The sounds of djembe drums and traditional African music filled the halls of the U.S. Capitol on Thursday as members of Congress, the diplomatic corps and the public ushered in a birthday celebration for former South African President Nelson Mandela.
“Scarcely a week – a day – goes by without us pointing to Mandela as an example,” said House Speaker John Boehner, R-Ohio, as he welcomed the crowd. “An example of standing on principle, of loving your neighbor, of extending the reach of freedom.”
Most of the congressional leadership joined Boehner at the ceremony, including House of Representatives Minority Leader Nancy Pelosi, D-Calif., Senate Majority Leader Harry Reid, D-Nev., and Senate Minority Leader Mitch McConnell, R-Ky.
But the strongest congressional testimony to Mandela’s life came from California Democratic Rep. Maxine Waters, an outspoken critic of apartheid in South Africa. Waters participated in a sit-in at the South African consulate in Los Angeles in 1985 while she served as a state assemblywoman, and she attended Mandela’s presidential inauguration in 1994 as part of a U.S. delegation.
“Today, we celebrate the 95th birthday of the first president of the democratic South Africa,” she said. “But more than that, we celebrate the life, the legacy and the values of a true lifelong freedom fighter.”
Waters quoted Mandela liberally in her remarks and shared her personal interactions with the leader. In 2008, South Africa awarded Waters one of its highest honors given to those outside the country.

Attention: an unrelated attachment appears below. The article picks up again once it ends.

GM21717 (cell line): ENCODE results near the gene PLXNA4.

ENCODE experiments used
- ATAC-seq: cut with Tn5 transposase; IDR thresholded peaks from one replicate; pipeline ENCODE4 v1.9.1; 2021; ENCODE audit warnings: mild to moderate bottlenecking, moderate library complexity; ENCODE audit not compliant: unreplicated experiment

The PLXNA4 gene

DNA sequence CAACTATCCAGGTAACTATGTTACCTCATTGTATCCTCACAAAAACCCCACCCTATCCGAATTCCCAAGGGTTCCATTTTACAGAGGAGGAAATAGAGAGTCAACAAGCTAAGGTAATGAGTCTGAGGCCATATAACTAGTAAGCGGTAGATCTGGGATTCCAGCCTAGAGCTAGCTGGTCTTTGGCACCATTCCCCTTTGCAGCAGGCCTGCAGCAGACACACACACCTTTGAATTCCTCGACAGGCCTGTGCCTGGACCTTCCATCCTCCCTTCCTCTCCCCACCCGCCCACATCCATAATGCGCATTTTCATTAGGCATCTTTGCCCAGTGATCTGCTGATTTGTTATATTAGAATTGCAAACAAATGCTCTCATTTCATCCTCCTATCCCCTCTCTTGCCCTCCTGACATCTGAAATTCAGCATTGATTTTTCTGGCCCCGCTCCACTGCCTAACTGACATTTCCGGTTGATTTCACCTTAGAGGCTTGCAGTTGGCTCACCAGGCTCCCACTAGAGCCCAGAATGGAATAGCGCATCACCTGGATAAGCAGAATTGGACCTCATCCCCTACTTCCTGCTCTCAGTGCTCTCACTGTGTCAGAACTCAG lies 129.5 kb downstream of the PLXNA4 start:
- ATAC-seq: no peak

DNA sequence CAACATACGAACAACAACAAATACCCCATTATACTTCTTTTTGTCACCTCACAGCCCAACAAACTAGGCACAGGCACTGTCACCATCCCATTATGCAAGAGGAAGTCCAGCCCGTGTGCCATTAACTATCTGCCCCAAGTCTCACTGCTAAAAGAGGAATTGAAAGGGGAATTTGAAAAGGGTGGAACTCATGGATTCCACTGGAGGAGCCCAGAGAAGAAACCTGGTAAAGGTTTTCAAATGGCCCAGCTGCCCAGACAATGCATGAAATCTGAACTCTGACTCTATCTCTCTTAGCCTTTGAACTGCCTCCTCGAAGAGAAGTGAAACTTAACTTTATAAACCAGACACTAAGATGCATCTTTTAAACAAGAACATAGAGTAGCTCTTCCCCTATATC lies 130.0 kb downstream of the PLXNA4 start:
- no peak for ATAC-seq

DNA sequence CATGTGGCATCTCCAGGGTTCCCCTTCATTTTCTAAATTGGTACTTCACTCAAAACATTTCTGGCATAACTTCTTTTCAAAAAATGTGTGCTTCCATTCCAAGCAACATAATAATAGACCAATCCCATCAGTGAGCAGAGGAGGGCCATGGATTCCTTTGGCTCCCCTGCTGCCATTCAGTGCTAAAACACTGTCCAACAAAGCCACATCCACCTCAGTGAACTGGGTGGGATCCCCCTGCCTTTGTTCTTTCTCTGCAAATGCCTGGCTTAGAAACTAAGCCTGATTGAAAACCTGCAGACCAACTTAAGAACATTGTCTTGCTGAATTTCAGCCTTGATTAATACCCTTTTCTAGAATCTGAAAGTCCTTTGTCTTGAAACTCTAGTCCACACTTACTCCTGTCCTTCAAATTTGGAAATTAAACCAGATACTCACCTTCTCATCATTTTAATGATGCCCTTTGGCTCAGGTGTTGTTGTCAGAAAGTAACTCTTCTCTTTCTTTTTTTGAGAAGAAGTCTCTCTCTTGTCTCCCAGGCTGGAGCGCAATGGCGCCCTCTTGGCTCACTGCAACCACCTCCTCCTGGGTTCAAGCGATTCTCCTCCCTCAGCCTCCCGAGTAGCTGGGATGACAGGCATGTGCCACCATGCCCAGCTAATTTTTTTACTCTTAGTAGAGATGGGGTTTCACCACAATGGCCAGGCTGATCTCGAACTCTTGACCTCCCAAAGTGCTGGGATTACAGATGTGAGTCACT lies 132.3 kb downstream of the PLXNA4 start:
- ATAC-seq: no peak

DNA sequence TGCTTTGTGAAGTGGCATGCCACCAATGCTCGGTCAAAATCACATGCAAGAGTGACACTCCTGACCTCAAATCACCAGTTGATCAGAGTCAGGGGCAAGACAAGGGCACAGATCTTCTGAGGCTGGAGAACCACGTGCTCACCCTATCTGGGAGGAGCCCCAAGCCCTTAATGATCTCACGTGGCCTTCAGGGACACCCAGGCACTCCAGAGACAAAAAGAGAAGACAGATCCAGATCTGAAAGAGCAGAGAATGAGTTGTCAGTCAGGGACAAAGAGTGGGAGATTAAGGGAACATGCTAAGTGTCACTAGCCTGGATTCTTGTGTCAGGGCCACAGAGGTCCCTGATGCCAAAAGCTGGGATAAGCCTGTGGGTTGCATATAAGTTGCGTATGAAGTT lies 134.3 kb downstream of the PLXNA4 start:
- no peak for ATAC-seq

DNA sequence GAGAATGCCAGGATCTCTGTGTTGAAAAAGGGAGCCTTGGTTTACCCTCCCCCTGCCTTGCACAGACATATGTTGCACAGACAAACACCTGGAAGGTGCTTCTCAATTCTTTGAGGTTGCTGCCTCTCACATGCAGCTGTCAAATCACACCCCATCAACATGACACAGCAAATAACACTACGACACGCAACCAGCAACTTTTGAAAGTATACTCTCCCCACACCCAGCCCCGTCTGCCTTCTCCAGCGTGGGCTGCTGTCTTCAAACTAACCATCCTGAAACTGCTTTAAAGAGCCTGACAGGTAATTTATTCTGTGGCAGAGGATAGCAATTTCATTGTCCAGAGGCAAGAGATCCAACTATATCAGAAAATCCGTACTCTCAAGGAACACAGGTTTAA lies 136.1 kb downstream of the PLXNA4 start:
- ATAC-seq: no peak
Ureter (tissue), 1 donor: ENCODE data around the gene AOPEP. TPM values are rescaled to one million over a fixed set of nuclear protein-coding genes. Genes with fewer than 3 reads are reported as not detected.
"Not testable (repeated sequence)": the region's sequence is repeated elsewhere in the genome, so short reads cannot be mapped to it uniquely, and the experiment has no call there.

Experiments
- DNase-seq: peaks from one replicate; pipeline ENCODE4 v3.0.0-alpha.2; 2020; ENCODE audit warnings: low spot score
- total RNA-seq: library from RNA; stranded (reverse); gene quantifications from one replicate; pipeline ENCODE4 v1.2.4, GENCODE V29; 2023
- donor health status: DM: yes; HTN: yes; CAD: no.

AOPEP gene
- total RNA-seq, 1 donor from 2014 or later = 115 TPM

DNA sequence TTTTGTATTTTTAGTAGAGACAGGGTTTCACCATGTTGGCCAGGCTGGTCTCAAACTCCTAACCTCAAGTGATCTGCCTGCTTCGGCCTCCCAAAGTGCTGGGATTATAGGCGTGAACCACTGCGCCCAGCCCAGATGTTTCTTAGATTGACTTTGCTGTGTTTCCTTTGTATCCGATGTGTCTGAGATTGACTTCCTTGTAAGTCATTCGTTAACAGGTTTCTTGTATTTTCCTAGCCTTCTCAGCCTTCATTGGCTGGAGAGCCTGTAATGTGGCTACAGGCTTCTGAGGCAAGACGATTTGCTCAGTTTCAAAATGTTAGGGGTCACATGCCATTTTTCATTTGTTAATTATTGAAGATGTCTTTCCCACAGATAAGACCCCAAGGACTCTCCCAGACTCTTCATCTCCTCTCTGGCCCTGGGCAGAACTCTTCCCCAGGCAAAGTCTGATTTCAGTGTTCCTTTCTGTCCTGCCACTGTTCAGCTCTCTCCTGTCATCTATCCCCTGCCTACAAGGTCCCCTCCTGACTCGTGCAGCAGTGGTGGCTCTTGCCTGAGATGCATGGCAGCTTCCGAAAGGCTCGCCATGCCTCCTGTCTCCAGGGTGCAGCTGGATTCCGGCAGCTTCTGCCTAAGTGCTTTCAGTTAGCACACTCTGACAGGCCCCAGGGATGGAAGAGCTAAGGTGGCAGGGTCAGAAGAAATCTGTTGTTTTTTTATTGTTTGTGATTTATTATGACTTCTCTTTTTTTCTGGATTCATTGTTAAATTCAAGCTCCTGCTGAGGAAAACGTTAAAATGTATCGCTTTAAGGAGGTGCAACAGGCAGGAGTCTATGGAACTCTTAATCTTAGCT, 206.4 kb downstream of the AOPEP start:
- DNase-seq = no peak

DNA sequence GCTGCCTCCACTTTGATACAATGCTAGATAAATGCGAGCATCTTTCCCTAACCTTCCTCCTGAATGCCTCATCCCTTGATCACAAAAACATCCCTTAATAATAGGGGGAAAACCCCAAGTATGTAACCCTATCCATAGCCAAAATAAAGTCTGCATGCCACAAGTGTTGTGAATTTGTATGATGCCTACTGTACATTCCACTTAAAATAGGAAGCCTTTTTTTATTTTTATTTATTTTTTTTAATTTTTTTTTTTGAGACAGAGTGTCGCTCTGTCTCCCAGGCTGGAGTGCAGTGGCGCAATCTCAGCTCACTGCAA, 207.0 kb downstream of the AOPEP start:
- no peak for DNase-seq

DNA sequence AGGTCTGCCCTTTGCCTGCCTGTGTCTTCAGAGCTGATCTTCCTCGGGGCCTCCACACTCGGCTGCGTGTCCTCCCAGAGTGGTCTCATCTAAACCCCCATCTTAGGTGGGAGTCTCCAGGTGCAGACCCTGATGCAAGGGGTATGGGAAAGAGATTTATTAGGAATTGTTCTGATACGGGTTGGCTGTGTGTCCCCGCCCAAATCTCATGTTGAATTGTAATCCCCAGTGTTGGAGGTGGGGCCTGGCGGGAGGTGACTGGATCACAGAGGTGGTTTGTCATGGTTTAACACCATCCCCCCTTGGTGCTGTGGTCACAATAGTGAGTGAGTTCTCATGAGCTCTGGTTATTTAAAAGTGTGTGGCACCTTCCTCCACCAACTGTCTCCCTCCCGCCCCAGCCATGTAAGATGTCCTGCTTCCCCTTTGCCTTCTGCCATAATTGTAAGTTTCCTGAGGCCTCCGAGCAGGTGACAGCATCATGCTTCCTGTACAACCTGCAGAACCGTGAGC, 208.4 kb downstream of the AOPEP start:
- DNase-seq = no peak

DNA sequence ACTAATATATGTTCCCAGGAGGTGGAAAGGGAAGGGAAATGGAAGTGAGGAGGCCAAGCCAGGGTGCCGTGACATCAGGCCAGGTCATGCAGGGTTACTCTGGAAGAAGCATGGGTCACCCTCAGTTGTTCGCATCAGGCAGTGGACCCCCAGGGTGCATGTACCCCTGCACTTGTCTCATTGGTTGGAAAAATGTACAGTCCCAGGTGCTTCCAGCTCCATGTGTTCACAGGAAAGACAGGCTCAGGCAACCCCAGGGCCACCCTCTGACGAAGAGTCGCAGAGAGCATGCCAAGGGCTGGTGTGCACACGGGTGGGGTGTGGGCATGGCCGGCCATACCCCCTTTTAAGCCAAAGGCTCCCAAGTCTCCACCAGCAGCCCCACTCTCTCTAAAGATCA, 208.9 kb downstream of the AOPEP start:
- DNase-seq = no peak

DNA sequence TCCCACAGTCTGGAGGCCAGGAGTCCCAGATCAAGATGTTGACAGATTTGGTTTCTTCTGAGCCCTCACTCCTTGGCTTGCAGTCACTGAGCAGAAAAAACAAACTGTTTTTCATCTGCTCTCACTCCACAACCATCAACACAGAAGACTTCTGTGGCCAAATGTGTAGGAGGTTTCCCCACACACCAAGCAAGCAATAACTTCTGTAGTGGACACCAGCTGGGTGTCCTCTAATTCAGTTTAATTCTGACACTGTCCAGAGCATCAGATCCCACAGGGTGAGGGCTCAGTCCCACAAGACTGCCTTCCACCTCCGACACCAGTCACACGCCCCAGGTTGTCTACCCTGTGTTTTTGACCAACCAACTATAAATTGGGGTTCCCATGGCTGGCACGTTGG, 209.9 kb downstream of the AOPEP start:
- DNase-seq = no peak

The celebration was in the Capitol’s Emancipation Hall, where a statue called “Freedom” stood behind the speakers. The Washington-based KanKouran West African Dance Company and the Thelonious Monk Institute of Jazz Ensemble performed. Many of the guests – including members of Congress – danced along.
Mandela fought the apartheid movement in South Africa beginning in the early 1940s, when he helped start the African National Congress Youth League. In 1964, he was sentenced to life in prison, where he remained until 1990. Mandela was awarded the Nobel Peace Prize in 1993 and a year later was elected president in the nation’s first free elections.
Recently, Mandela has been plagued with lung problems, and he remains at a hospital in the South African capital of Pretoria.
While the international icon may be ailing, Ebrahim Rasool, South Africa’s ambassador to the United States, said Mandela’s teachings would last forever.
“All over the world, people need his values. They need his legacy,” he said. “Not as a museum piece, but as something real and living that we can use in our everyday lives.”